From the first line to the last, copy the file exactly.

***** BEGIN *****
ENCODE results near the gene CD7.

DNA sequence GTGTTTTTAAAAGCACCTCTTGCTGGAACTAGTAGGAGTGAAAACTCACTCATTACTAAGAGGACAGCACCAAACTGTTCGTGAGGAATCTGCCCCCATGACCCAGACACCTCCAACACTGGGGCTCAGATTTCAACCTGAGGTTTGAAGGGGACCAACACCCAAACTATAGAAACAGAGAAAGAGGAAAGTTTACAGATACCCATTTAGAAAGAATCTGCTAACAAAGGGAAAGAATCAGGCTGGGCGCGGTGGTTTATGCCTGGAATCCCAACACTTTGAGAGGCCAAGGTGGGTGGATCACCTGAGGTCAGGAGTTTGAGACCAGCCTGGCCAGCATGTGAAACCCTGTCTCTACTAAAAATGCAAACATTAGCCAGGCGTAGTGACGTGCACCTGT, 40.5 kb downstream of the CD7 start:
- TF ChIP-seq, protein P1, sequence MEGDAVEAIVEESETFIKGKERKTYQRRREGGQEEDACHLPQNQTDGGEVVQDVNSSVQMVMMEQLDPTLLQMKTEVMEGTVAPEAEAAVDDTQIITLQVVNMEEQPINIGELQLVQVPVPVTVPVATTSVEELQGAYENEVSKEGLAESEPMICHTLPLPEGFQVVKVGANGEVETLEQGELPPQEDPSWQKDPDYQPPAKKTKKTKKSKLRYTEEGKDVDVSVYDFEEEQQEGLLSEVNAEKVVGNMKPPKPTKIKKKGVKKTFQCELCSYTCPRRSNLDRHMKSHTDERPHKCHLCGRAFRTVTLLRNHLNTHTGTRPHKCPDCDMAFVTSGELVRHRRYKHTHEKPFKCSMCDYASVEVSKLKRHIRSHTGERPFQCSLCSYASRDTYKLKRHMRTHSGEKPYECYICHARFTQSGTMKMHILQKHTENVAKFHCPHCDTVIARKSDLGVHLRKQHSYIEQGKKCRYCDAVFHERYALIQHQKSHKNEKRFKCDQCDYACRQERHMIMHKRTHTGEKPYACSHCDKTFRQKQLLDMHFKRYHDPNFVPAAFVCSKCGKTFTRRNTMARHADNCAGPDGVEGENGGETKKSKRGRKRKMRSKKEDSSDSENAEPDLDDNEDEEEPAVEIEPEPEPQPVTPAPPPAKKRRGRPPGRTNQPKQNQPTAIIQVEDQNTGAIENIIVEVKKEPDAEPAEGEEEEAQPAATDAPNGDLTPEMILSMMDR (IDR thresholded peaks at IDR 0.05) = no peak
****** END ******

ENCODE results near the gene CD7.

DNA sequence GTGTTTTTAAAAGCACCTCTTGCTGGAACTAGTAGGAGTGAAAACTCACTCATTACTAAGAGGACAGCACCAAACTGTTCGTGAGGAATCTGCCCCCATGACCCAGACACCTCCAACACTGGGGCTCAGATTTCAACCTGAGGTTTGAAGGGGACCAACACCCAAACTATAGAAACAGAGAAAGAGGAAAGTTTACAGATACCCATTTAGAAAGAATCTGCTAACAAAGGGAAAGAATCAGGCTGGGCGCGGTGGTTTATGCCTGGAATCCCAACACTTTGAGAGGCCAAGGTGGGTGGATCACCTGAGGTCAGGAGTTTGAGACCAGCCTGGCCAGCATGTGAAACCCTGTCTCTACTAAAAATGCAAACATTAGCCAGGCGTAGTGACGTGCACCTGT, 40.5 kb downstream of the CD7 start:
- TF ChIP-seq, protein P1, sequence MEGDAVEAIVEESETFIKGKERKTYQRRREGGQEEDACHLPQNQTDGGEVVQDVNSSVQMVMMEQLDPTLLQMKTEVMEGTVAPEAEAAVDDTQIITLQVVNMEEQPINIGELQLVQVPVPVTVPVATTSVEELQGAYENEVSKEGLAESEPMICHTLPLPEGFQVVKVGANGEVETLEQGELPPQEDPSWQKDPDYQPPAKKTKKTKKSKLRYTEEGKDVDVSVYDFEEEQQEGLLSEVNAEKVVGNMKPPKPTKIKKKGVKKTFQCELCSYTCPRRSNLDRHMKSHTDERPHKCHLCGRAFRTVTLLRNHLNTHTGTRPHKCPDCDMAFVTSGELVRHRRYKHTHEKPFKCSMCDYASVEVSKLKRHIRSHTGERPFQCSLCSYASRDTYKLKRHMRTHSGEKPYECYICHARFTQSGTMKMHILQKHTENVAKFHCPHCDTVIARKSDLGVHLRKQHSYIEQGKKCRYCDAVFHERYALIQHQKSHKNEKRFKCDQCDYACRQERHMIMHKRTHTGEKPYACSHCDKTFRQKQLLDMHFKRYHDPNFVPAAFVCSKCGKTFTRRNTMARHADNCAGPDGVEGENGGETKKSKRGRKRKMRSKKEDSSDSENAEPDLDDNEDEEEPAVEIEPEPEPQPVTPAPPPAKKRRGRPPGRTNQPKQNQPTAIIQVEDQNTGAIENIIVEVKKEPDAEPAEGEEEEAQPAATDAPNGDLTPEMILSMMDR (IDR thresholded peaks at IDR 0.05) = no peak